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California has had two constitutions during statehood, one from 1849 and the other from 1879. Although only a generation separates them, their style, operative principles, and political consequences could hardly be more different. The Constitution of 1849 represented the classic American constitutionalism of the U.S. Constitution and of the Iowa and New York state constitutions that were its direct antecedents. The Constitution of 1879 bore the imprint of the wave of political populism sweeping the country during that decade. Together with subsequent amendments adopted during the Progressive Era, it became–and remains–an instrument of that time and contributes to the state’s radical politics.
The collapse, after about one month, of the quixotic Bear Flag Republic that had been proclaimed at the small town of Sonoma in June, 1846, and the ensuing declaration of American military control over California by Commodore John Sloat, resulted in a de facto military government for the next several years. The war with Mexico and the national controversy over slavery became tangled with the discovery of gold in January, 1848, at John Sutter’s sawmill at Coloma, east of Sacramento, and the ensuing rush of “49ers” into the area. Ordinarily, Congress would have established a territorial government and set California on an eventual path to statehood. But the political difficulty attendant to deciding what to do with the large territory gained from Mexico in the Treaty of Guadalupe Hidalgo resulted in a stalemate in Congress that kept California’s status frozen in place.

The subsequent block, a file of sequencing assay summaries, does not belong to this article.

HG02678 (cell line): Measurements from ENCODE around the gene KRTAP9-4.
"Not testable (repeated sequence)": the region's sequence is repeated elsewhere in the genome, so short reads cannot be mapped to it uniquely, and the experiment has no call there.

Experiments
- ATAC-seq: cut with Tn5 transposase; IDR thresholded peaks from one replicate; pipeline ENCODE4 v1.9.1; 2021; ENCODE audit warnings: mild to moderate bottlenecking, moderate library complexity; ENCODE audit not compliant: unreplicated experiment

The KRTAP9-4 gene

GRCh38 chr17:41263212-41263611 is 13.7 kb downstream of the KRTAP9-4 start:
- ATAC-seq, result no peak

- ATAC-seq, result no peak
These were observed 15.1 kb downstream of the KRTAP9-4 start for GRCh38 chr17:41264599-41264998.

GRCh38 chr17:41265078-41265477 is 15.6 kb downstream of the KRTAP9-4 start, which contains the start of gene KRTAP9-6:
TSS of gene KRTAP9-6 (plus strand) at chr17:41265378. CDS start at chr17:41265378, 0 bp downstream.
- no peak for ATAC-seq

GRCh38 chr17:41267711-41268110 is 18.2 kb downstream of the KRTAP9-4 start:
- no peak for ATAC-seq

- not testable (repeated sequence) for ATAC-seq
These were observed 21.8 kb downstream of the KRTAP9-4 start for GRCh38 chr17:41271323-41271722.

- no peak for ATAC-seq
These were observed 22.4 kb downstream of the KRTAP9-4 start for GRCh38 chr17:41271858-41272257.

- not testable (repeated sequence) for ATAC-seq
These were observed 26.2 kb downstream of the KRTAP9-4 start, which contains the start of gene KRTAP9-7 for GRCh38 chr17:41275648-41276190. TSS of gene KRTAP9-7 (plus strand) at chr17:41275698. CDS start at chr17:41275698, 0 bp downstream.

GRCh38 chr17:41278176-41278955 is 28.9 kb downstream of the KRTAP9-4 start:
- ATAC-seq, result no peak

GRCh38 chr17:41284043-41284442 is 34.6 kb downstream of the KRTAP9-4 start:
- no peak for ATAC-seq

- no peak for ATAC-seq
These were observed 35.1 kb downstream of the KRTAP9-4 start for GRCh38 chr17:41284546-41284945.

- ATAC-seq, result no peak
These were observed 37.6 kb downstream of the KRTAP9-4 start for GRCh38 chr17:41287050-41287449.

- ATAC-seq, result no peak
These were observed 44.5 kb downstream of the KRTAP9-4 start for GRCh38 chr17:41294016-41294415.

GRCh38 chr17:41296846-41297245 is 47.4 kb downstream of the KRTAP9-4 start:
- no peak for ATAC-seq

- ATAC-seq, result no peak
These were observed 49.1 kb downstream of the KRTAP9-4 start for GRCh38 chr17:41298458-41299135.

Californians had grander ideas. Why not skip territorial status and move directly to statehood? California, after all, was different from the rest of the formerly Mexican territory. California had established towns, a developing economy, good harbors for commerce, and a comparatively sizable population. Texas was different, too, and it had received statehood. Most of the rest of the new lands were wild and unoccupied.
When Congress failed to act, Californians in several towns in the northern, much more populous, part moved to organize representative governments on their own. They were encouraged by various national politicians, such as Missouri’s Senator Thomas Hart Benton, President Zachary Taylor, and the new “civil” governor, General Bennett Riley. The latter two went further, urging Californians to elect delegates to a state constitutional convention.
The convention of 48 delegates met in early September, 1849, in Monterey. Three-fourths of the delegates came from the northern areas (mostly settled by Americans from the Northern states; only 11 came from the Southern California (predominantly settled by American Southerners). The mining districts had elected a number of additional delegates who did not attend because of more pressing matters–mining for gold.
The northern delegates voted for statehood, the southerners preferred territorial status over concerns about taxation. The slavery issue was quickly settled. California would be a free state not due to humanitarian abolitionist sentimentality, but because, as one historian observed, the 49ers “were sensitive on the matter of dignity of hard manual labor, or rather of their particular form of it; they were outraged at the imputation that goldmining was work appropriate for slaves.” Echoing the Northwest Ordinance of 1787, and foreshadowing the 13th Amendment to the Constitution, the convention voted that “Neither slavery nor involuntary servitude, unless for the punishment of crimes, shall ever be tolerated in this state.” At the same time, the convention initially adopted a provision to exclude free Blacks from the state, but eventually reversed itself out of concern that Congress might reject the constitution on that ground.